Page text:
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Gov’t to allow foreign companies to import food items

The government of Ethiopia has decided to allow foreign companies to import basic food items including wheat, edible oil and sugar to ease the burden of souring inflation rate.

Reliable sources told The Reporter that the Ministry of Finance will soon issue an Expression of Interest (EoI) inviting foreign companies, which are interested in supplying wheat, edible oil and sugar to the country. The Ministry will evaluate the proposals that will be presented by the companies and shortlist those that qualify.

The shortlisted companies will be selected by a committee composed of representatives from the National Bank of Ethiopia (NBE), Ministry of Finance, Ministry of Trade and Industry and the Ethiopian Investment Commission. Upon selection, the companies will be licensed to wholesale the food items to the local market.   

The Ethiopian government buys wheat, edible oil and sugar through competitive bids and distribute to the public with subsidized prices. Few local private companies have dominated the import of edible oil. Sources told The Reporter that these basic food items stir inflation in the domestic market. “The cartels reap as high as 100 percent profit margins on these consumable items and the government wants to end that bad business practice,” sources said.

Accordingly, through competitive bid process the foreign companies will be able to wholesale wheat, edible oil and sugar to the local market through government distribution channels.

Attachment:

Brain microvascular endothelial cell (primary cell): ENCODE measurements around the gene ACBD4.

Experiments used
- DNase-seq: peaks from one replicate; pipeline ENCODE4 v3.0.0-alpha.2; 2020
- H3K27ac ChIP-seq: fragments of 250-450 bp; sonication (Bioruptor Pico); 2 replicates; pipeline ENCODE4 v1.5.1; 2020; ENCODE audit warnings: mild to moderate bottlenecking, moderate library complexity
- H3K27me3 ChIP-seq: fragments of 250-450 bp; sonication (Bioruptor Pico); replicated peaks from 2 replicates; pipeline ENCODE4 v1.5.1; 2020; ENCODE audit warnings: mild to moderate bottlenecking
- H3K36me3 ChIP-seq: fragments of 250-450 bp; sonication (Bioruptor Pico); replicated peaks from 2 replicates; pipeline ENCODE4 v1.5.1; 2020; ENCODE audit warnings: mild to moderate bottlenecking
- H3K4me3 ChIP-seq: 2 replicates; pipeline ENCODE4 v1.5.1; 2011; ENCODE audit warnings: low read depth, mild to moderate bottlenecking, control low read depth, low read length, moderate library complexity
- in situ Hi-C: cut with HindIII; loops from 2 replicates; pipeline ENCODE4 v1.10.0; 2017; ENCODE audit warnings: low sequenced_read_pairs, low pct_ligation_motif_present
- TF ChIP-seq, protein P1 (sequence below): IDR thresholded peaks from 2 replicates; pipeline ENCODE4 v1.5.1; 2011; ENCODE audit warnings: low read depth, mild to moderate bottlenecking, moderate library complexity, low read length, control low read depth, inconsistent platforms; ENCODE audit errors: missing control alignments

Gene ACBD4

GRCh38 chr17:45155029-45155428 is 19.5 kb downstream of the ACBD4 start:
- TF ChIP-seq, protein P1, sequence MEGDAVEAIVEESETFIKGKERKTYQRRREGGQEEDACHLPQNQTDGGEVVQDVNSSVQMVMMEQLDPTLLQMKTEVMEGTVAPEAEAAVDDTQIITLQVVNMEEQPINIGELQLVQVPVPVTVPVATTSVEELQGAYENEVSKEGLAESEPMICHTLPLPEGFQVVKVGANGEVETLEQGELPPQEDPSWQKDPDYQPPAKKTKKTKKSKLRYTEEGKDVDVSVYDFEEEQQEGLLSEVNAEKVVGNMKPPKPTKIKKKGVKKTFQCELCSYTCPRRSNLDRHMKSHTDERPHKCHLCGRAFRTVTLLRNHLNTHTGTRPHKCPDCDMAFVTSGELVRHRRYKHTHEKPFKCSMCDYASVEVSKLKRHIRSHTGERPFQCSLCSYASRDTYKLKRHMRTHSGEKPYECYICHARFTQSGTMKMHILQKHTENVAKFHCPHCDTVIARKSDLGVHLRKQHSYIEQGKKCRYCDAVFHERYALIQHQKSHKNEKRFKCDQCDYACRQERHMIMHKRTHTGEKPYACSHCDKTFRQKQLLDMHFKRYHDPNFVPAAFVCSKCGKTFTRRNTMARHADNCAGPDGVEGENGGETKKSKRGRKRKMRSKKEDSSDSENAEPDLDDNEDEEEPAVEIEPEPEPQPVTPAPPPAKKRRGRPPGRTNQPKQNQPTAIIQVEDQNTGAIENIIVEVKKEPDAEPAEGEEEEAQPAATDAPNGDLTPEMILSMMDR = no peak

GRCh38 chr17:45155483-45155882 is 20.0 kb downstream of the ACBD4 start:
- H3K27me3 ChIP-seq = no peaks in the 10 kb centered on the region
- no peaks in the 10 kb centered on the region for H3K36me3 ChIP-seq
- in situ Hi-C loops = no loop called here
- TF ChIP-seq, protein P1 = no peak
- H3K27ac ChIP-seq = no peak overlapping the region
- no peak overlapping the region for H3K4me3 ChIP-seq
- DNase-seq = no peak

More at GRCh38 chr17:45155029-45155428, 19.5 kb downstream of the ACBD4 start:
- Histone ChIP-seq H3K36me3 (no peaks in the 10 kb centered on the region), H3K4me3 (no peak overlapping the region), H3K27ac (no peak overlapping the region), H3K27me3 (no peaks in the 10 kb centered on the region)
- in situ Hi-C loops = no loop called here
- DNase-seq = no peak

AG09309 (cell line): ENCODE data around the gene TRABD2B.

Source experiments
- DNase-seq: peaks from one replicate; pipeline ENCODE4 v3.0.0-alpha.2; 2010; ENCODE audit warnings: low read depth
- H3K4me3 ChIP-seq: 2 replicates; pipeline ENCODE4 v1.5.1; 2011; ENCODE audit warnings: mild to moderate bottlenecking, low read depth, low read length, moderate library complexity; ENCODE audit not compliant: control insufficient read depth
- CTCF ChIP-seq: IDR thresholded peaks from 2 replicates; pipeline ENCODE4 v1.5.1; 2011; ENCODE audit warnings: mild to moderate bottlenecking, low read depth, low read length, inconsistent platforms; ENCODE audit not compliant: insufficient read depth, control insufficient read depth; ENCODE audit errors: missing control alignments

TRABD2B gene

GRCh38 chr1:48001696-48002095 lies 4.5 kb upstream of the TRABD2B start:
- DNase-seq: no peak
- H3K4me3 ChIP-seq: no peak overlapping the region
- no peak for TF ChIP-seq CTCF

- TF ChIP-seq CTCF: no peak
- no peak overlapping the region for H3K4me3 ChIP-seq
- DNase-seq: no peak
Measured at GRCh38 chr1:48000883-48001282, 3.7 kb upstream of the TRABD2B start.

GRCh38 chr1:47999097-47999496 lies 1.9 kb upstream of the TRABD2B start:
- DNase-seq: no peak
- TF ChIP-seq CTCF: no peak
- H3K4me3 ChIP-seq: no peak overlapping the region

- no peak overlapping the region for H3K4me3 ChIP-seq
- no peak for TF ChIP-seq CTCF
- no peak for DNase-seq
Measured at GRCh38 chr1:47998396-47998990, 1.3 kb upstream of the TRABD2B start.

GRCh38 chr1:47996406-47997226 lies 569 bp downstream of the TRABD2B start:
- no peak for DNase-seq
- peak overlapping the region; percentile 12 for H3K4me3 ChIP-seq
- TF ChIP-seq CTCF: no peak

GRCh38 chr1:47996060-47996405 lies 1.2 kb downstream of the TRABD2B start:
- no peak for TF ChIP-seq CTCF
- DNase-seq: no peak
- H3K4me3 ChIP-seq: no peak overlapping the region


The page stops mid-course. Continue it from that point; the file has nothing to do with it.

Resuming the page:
The Ethiopian government recently imported four million quintals of wheat to combat the galloping inflation. The prices of food items, mainly wheat and other grains, have soared since June 2019.  

Inflation rate on food items was reported to have reached 19.6 percent in June and 20.1 percent in July 2019. Similarly, the prices of edible oil and sugar have increased in the past successive months. According to the Central Statistical Agency’s price index report, which was published in August 2019, the headline inflation reached 15.6 percent, a record high in five years’ time. 

A latest price index report, which is yet to be published by the agency the country level overall inflation rate (annual change based on 12 months Moving Average), rose by 14.1 percent in October 2019 as compared to the one observed in a similar period a year ago. The country level food inflation increased by 16.8 percent as compared to the one observed a year ago.

Currently, Ethiopia spends annually around one billion dollars on wheat and fertilizers imports. The Ministry of Agriculture had announced plans to end wheat import by introducing mechanized farming and helping small-scale farmers engage in irrigation agriculture.